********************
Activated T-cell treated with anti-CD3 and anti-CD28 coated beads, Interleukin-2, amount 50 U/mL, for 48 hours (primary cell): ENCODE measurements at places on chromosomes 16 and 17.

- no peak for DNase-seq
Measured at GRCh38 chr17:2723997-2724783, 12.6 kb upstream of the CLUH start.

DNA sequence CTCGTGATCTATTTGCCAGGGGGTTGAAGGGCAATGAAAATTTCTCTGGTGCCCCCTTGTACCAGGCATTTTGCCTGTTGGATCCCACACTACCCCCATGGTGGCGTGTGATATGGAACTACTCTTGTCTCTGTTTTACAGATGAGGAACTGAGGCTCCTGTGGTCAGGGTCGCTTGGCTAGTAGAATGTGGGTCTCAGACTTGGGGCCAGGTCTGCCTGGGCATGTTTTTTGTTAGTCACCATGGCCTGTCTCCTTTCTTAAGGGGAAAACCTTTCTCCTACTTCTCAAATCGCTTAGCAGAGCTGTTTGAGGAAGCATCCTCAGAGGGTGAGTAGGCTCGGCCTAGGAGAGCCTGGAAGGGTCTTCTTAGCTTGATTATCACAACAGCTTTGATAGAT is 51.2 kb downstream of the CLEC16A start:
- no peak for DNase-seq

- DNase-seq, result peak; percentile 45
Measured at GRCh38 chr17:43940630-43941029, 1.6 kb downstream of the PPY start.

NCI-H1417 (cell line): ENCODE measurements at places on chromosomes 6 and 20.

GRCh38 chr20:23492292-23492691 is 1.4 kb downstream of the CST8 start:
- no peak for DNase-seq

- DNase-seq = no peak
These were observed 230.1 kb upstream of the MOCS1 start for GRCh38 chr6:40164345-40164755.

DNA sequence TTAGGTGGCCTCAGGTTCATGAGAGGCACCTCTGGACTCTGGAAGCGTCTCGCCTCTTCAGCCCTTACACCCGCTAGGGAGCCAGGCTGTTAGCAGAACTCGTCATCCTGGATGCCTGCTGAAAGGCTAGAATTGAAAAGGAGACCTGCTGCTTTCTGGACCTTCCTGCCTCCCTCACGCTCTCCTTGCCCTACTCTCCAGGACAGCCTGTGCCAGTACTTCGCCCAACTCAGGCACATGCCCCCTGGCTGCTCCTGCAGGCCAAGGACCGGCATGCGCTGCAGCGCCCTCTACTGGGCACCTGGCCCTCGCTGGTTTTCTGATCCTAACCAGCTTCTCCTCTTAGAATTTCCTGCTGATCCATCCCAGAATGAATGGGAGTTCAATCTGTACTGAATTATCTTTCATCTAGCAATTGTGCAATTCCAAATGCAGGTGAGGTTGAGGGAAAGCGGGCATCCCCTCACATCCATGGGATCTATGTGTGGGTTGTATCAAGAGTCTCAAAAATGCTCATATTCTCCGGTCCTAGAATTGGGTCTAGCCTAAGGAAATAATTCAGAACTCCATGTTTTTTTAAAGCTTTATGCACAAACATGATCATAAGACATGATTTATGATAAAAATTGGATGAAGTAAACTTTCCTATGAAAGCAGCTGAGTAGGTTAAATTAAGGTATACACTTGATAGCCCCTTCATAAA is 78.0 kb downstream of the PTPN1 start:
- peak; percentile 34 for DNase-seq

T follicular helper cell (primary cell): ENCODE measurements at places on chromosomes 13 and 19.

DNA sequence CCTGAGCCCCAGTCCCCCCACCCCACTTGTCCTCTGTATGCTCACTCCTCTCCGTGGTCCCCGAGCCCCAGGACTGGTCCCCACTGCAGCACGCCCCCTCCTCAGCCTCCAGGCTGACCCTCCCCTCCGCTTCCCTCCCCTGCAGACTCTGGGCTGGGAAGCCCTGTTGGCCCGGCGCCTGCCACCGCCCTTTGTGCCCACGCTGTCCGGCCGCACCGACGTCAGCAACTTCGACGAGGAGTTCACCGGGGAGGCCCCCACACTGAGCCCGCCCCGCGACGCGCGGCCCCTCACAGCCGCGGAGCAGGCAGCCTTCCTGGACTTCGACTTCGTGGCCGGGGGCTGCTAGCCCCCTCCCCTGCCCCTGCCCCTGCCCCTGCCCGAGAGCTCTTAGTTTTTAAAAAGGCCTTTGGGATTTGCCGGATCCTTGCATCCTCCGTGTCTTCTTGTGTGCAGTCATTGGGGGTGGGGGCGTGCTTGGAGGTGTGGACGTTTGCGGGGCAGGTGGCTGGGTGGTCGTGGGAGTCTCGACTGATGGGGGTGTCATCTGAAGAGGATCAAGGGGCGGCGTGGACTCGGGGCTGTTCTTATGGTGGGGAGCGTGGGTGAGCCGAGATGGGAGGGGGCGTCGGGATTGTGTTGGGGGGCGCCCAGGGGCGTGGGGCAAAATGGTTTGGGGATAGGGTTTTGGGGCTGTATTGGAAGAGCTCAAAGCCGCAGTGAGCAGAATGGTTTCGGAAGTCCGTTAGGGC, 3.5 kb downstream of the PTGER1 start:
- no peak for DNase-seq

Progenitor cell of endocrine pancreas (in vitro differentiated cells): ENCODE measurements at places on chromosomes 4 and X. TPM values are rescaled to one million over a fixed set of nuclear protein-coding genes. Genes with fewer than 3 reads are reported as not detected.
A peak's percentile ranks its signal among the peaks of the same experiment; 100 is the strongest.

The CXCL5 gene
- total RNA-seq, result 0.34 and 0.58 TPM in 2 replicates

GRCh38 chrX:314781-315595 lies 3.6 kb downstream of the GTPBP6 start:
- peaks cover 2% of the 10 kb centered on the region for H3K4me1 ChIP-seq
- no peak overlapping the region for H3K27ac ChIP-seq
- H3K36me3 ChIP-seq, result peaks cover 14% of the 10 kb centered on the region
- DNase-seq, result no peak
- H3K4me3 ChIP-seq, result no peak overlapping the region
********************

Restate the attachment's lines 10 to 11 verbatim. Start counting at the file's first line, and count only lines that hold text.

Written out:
- no peak for DNase-seq

- DNase-seq = no peak